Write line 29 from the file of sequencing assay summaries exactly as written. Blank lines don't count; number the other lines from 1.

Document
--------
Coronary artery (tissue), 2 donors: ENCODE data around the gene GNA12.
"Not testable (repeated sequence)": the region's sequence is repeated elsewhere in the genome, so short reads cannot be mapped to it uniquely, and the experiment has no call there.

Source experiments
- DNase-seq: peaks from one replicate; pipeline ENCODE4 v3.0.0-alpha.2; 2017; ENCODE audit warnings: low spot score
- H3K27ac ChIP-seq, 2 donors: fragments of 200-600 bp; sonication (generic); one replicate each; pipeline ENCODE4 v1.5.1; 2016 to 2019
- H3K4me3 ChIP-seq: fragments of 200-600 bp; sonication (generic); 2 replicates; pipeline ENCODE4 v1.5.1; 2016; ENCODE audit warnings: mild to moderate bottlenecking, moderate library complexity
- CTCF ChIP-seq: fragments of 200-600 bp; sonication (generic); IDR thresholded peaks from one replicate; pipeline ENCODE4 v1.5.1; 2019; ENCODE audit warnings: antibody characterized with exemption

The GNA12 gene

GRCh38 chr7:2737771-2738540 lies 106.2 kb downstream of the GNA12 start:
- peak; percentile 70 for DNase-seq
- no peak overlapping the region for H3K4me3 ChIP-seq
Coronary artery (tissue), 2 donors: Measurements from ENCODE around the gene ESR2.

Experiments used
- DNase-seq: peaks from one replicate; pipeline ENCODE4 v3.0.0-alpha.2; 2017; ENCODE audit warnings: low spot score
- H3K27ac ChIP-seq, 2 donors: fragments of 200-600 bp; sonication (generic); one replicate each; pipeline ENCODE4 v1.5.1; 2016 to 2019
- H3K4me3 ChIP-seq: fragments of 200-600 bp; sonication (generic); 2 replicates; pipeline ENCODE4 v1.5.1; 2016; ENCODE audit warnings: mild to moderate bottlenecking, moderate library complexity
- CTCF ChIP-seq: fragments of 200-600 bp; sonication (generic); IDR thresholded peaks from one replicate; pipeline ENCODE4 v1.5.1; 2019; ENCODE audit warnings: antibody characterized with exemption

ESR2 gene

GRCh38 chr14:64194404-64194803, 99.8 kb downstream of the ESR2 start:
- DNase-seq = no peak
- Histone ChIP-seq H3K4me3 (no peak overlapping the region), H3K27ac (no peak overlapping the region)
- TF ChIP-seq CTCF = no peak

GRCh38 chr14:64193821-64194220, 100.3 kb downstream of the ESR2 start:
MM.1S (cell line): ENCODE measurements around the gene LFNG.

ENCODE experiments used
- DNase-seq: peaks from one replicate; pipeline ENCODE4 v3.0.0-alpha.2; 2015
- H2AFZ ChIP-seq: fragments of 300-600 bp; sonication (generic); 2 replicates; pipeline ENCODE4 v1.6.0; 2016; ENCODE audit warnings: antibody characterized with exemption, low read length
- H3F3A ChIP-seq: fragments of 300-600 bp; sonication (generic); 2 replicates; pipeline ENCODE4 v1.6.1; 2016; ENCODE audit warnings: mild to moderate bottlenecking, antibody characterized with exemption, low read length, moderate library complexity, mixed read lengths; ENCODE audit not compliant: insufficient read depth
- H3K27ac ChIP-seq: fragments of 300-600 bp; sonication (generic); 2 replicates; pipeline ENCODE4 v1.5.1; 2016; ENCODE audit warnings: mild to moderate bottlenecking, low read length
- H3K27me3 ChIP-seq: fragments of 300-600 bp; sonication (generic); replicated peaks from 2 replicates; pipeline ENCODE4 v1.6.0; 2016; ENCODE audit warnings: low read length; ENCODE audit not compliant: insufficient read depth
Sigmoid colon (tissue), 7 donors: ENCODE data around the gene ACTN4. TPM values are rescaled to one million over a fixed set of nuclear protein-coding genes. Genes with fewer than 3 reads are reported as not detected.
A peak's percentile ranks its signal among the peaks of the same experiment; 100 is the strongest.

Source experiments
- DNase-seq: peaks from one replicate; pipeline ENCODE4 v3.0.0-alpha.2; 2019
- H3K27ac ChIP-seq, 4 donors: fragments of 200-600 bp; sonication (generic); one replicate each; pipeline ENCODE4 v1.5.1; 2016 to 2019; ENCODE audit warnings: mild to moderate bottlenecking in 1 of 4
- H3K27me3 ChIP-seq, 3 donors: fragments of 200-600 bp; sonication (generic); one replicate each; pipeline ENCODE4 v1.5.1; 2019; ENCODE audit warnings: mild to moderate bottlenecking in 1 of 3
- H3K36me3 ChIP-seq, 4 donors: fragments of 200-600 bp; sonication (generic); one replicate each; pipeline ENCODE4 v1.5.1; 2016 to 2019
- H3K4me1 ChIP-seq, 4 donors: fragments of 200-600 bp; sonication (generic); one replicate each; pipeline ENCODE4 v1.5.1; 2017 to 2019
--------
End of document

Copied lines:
- H3K27ac ChIP-seq: fragments of 300-600 bp; sonication (generic); 2 replicates; pipeline ENCODE4 v1.5.1; 2016; ENCODE audit warnings: mild to moderate bottlenecking, low read length